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Re: You are mixing up wetness with seaworthiness ....
The RN always preferred to keep aircraft below decks in the hangar when operating in the Atlantic.
Some empirical evidence springs to mind about seaworthiness:
1) Ark Royal launched and recovered the Swordfish strike which torpedoed Bismarck in miserable weather.
2) HMS Duke of York and accompanying cruisers and destroyers kept pace with and overhauled Scharnhorst in very heavy artic seas.
Nothing is to say the British ships couldn't have been improved upon, but weather and sea state didn't curtail either of those operations.
True, at the time point, when the carrier dived with the bow that deep into the wave, it must have affected its speed - and for sure its fighting ability is nil if something like that happens (interesting that there are no planes visible on the deck; they probably had the same opinion).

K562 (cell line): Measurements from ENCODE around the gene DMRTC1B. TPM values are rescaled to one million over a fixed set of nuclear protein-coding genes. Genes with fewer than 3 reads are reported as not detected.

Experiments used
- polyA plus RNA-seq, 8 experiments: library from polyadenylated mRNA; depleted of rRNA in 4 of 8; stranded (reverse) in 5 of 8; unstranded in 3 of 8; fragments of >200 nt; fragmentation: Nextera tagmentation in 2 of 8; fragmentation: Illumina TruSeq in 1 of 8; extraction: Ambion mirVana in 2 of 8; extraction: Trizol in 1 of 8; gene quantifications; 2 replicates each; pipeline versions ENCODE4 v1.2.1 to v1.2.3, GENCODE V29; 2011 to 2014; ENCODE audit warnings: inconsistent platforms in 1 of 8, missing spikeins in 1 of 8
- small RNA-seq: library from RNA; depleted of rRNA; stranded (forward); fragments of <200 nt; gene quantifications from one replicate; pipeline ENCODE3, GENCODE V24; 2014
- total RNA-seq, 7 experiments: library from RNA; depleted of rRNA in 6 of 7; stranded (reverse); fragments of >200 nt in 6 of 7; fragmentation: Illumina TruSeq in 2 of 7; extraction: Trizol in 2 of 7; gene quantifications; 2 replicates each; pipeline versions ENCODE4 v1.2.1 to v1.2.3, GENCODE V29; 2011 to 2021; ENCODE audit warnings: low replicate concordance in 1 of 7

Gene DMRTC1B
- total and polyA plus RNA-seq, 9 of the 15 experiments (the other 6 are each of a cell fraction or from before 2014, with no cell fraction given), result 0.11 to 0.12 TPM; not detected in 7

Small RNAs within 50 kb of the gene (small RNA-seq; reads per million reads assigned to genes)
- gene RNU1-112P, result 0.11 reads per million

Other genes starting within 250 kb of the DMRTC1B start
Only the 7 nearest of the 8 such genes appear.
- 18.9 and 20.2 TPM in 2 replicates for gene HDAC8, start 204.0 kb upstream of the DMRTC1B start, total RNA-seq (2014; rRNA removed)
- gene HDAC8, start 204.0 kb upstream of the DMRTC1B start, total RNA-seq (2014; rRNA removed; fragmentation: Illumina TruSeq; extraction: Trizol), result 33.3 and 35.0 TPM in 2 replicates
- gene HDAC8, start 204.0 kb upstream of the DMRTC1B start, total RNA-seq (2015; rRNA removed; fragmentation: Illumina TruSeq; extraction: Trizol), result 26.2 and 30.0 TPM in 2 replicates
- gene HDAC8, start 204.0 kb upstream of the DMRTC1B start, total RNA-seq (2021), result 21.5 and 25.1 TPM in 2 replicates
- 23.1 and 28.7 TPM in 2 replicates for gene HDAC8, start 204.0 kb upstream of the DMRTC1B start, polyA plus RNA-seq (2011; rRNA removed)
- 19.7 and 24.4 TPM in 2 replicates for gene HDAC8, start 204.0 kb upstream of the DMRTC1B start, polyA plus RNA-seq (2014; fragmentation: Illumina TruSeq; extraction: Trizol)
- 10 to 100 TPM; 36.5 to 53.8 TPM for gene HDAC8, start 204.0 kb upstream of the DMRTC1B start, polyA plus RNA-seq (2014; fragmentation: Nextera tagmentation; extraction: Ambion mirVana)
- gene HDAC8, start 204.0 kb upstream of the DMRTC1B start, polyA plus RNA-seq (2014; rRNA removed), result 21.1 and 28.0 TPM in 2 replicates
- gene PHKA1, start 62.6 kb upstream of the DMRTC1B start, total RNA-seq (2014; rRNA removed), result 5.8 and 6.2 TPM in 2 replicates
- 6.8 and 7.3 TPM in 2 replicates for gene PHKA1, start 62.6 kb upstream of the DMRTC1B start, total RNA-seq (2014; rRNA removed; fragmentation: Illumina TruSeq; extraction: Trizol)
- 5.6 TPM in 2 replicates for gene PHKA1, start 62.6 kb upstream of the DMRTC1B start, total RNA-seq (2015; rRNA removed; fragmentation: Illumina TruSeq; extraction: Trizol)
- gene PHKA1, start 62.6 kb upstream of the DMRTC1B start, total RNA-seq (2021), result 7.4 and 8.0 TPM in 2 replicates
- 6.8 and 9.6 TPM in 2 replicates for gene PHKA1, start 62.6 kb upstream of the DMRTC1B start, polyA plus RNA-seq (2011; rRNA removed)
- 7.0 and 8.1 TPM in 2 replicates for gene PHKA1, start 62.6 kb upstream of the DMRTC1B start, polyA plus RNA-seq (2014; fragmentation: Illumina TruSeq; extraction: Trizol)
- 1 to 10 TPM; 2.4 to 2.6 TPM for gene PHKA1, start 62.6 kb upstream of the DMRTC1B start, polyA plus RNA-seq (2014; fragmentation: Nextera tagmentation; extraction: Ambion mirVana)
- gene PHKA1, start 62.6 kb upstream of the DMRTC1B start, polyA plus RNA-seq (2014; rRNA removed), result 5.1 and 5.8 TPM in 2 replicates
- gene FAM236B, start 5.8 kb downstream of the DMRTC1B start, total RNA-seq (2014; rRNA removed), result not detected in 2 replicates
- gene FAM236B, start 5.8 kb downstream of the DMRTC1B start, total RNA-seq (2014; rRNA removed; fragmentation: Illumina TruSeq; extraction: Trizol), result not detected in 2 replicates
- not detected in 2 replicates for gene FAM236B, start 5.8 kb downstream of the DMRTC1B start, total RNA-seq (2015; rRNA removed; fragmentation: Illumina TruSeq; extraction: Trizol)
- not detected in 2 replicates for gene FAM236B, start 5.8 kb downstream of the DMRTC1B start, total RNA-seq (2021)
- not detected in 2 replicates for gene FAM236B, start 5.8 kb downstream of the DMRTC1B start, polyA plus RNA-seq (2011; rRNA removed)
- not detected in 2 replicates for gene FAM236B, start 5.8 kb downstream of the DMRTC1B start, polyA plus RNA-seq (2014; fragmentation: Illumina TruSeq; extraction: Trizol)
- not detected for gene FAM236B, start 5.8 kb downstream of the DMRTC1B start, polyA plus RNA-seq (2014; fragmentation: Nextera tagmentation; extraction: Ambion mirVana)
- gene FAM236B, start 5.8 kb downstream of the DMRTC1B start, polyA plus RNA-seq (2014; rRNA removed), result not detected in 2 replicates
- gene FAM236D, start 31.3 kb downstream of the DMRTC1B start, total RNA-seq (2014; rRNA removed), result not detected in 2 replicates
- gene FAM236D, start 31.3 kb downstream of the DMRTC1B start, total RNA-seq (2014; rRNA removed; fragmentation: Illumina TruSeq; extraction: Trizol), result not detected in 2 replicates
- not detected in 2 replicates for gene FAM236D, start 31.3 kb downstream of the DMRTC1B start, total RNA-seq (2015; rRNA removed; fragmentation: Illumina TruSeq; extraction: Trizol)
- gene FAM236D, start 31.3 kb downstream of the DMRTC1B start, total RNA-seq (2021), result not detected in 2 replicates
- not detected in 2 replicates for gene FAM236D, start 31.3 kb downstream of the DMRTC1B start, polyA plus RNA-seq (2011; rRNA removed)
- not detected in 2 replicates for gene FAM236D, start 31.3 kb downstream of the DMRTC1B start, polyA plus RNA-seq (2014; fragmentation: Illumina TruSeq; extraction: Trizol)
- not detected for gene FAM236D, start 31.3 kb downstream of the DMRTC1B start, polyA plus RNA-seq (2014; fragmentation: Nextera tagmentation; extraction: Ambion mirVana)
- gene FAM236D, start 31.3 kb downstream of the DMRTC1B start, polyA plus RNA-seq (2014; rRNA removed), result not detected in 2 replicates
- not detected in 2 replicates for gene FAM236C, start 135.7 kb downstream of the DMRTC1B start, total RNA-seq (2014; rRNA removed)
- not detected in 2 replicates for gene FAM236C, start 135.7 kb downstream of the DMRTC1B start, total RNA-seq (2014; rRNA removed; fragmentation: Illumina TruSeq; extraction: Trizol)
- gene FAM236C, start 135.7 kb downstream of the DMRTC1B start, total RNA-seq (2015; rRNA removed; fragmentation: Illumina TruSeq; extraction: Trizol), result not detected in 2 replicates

The green water at the KGVs is different to the visible pitching of the carrier. I would agree that in case of the KGVs the green water is not an indicator for seaworthiness. They appear to be more "stable" (less pitching) than the carrier.
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